DETROIT -- Self-driving vehicles will generate unfathomable amounts of data, and companies will need to work together if they want to take advantage of new and larger sources of information, an Intel executive says.
Kathy Winter, Intel's vice president of automated driving solutions, said production-level autonomous vehicles will create massive amounts of data from onboard sensors and connected services. It will be up to manufacturers to determine which data are useful and how to share access.
"As you move to more and more vehicles on the road and smarter and smarter algorithms running them, you'll eventually see that you can't afford to store that much data locally," Winter said Thursday at the Technology in Motion conference here. "We'll get smarter about it as an industry."
Intel estimates that self-driving vehicles will generate about 4,000 gigabytes of data daily, compared with the 0.65 gigabytes the average person creates a day with connected personal devices such as smartphones and computers. Vehicle-generated data include technical information about the vehicle, crowd-sourced data from fleets -- such as sensor inputs used for traffic updates -- and personal preferences of passengers.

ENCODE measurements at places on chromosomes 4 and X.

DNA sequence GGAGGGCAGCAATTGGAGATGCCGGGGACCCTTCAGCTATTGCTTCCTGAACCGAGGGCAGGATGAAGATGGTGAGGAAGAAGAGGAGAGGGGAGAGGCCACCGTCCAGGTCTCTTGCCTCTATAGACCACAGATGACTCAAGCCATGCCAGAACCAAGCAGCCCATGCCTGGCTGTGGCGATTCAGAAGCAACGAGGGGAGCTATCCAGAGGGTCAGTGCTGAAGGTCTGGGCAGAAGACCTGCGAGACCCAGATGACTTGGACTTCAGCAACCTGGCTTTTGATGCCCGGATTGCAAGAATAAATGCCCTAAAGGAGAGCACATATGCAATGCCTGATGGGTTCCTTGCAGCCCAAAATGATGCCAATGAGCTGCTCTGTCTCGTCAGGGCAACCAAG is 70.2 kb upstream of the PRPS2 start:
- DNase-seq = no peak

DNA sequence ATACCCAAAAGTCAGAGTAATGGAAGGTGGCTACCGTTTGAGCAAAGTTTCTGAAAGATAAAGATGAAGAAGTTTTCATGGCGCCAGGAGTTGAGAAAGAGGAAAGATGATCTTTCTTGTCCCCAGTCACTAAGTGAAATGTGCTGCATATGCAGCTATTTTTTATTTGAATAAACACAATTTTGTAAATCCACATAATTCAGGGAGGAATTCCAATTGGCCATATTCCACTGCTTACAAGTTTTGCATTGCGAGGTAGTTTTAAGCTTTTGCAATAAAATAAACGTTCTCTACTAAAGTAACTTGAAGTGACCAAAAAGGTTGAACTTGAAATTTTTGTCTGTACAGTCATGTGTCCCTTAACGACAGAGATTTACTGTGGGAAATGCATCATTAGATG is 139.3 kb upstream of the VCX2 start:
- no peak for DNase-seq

Autonomous vehicles used for testing are providing a window into how this data generation will work. Much of the information from these vehicles is immediately used for technology development. Most is stored on a cloud network, which can be accessed from anywhere, and is powered by massive server collections housed in data centers.
Once self-driving vehicles reach production level, manufacturers will have to prioritize the data generated to avoid overspending on storage.
"That's a learning process everyone will need to go through in the next couple of years," Winter said.
To maximize data deemed valuable, manufacturers will also need to determine how to share and access each other's findings, especially information that affects safety, Winter said. Each company is different in how it prioritizes and manages data, but there will need to be an industry standard for types of data needed to ensure passenger security.
"Right now, each manufacturer is setting up their own way to manage and set up that data," she said. "When we talk about sharing, especially safety data, each company, whether they're running their own fleet or not, values certain data more than others. It's not so much about who owns the data, it's really who needs to have access."